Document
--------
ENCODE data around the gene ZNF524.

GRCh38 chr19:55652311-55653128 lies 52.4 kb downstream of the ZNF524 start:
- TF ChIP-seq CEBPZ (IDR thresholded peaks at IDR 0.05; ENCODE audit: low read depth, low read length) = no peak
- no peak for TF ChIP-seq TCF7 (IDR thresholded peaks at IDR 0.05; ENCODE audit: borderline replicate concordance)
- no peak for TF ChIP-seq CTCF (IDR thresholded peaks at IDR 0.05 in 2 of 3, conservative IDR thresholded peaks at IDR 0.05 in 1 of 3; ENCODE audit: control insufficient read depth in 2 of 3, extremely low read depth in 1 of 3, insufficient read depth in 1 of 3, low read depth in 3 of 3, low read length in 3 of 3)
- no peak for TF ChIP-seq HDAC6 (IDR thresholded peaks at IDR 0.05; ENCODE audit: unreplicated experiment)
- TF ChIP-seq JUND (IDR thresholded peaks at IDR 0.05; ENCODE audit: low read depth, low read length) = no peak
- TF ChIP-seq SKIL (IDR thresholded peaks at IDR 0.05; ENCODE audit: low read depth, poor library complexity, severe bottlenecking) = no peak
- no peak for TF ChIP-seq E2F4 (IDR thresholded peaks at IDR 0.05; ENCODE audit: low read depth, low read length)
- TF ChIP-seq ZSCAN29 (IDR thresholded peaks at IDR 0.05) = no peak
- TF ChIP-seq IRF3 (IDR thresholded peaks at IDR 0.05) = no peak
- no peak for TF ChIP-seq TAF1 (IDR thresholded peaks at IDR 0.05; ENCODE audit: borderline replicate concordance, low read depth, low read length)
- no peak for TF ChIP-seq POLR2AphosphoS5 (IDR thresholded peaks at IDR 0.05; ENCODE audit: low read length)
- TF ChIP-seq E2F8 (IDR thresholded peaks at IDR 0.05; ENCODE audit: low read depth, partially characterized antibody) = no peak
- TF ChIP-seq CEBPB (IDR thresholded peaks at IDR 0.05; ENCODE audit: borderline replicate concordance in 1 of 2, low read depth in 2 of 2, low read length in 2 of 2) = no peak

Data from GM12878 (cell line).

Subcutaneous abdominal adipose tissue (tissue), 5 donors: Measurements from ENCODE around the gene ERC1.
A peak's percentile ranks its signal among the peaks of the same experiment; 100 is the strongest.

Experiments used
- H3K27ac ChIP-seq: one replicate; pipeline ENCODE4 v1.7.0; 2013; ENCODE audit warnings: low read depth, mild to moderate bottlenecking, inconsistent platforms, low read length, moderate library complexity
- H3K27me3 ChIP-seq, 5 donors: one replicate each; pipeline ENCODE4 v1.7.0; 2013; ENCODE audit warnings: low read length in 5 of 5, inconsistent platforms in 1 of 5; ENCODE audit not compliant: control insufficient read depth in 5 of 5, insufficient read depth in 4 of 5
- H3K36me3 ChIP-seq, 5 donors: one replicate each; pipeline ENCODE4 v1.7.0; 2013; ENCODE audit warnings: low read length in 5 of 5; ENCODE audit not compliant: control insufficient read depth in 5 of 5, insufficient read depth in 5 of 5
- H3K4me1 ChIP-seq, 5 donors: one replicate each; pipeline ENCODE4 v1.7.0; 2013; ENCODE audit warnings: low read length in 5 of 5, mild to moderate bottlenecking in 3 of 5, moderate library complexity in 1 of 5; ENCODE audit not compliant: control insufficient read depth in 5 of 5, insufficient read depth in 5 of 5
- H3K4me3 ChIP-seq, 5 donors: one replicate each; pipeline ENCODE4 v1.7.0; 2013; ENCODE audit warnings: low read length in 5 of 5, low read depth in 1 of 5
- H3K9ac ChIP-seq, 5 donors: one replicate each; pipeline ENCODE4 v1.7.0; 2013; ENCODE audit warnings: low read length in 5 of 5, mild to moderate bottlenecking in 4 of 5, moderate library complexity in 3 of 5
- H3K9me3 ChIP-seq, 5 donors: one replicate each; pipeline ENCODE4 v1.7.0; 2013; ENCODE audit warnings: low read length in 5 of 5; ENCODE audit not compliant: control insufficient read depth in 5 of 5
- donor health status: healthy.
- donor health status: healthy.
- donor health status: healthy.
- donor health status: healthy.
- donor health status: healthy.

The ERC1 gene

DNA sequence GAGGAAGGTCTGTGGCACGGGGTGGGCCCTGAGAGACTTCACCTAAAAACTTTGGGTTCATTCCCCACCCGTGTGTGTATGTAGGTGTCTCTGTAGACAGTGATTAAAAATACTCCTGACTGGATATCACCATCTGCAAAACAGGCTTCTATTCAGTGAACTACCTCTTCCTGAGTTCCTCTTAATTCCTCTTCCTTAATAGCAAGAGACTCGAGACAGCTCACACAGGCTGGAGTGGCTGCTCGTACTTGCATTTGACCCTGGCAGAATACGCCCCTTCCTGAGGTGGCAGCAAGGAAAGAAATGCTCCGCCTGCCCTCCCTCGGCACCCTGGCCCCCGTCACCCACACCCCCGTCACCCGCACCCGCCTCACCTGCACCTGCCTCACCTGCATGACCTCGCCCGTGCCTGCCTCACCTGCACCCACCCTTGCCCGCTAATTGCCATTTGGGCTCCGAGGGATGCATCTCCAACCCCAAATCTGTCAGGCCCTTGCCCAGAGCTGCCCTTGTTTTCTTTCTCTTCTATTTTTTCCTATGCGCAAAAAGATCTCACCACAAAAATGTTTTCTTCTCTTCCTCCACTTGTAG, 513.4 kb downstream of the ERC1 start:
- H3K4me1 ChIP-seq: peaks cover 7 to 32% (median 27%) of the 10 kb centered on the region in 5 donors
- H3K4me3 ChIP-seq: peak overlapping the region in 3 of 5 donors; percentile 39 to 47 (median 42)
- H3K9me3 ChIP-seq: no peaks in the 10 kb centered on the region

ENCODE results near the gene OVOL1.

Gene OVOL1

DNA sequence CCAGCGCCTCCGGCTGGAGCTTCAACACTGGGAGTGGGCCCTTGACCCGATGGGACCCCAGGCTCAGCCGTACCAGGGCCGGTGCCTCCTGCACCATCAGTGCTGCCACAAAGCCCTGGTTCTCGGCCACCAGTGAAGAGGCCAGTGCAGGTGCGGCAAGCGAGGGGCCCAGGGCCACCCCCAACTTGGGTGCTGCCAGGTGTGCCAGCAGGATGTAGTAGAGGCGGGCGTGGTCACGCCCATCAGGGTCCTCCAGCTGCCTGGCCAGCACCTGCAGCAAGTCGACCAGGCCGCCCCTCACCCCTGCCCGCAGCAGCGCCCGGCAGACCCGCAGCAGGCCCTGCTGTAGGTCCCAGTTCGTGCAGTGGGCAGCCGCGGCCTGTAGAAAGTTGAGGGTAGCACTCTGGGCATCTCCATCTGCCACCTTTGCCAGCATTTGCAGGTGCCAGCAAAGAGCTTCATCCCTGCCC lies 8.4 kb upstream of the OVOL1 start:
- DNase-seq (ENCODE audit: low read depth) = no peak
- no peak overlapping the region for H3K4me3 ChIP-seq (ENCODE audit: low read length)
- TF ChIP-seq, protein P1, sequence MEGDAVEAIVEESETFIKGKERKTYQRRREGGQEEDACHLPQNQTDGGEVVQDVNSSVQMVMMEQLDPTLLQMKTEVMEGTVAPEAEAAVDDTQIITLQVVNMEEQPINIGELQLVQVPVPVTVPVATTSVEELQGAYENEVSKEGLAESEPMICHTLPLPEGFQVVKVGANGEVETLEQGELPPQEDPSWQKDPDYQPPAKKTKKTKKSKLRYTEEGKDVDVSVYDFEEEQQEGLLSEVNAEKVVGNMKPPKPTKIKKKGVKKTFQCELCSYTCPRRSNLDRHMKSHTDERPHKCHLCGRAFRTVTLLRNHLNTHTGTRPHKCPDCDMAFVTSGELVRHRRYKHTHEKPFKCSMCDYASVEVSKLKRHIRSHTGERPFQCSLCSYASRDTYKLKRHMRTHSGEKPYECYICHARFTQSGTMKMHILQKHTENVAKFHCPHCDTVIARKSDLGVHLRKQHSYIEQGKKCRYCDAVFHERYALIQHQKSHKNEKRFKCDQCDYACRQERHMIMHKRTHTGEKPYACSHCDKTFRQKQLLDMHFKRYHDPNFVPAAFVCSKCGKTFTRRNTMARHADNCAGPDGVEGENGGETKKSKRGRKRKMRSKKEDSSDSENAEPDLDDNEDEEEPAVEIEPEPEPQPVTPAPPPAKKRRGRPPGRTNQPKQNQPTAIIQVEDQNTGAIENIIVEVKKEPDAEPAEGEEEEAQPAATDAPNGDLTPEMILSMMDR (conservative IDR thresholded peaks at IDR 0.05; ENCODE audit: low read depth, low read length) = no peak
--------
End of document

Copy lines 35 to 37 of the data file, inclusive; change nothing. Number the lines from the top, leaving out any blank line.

- H3K4me3 ChIP-seq: peak overlapping the region in 3 of 5 donors; percentile 39 to 47 (median 42)
- H3K9me3 ChIP-seq: no peaks in the 10 kb centered on the region

ENCODE results near the gene OVOL1.